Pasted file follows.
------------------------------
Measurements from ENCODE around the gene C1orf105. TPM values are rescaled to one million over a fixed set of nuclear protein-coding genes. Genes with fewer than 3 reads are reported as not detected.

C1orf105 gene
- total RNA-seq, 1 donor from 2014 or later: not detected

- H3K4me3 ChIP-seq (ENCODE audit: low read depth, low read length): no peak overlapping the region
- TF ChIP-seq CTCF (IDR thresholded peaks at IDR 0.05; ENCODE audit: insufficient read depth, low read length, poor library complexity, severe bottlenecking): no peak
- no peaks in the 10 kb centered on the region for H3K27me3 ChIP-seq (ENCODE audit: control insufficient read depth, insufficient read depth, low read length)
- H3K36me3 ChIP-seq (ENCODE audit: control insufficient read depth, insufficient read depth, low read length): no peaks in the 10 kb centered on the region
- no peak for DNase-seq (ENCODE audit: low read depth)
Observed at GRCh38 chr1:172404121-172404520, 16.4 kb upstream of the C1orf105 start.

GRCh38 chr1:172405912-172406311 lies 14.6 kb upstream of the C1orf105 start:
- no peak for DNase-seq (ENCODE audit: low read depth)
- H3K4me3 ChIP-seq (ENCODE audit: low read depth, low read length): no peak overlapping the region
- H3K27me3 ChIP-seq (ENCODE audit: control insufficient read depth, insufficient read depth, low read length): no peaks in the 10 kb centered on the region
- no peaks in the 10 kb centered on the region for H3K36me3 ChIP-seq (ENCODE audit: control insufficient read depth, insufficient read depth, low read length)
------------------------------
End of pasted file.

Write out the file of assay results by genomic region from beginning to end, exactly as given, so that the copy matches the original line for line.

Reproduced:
Measurements from ENCODE around the gene C1orf105. TPM values are rescaled to one million over a fixed set of nuclear protein-coding genes. Genes with fewer than 3 reads are reported as not detected.

C1orf105 gene
- total RNA-seq, 1 donor from 2014 or later: not detected

- H3K4me3 ChIP-seq (ENCODE audit: low read depth, low read length): no peak overlapping the region
- TF ChIP-seq CTCF (IDR thresholded peaks at IDR 0.05; ENCODE audit: insufficient read depth, low read length, poor library complexity, severe bottlenecking): no peak
- no peaks in the 10 kb centered on the region for H3K27me3 ChIP-seq (ENCODE audit: control insufficient read depth, insufficient read depth, low read length)
- H3K36me3 ChIP-seq (ENCODE audit: control insufficient read depth, insufficient read depth, low read length): no peaks in the 10 kb centered on the region
- no peak for DNase-seq (ENCODE audit: low read depth)
Observed at GRCh38 chr1:172404121-172404520, 16.4 kb upstream of the C1orf105 start.

GRCh38 chr1:172405912-172406311 lies 14.6 kb upstream of the C1orf105 start:
- no peak for DNase-seq (ENCODE audit: low read depth)
- H3K4me3 ChIP-seq (ENCODE audit: low read depth, low read length): no peak overlapping the region
- H3K27me3 ChIP-seq (ENCODE audit: control insufficient read depth, insufficient read depth, low read length): no peaks in the 10 kb centered on the region
- no peaks in the 10 kb centered on the region for H3K36me3 ChIP-seq (ENCODE audit: control insufficient read depth, insufficient read depth, low read length)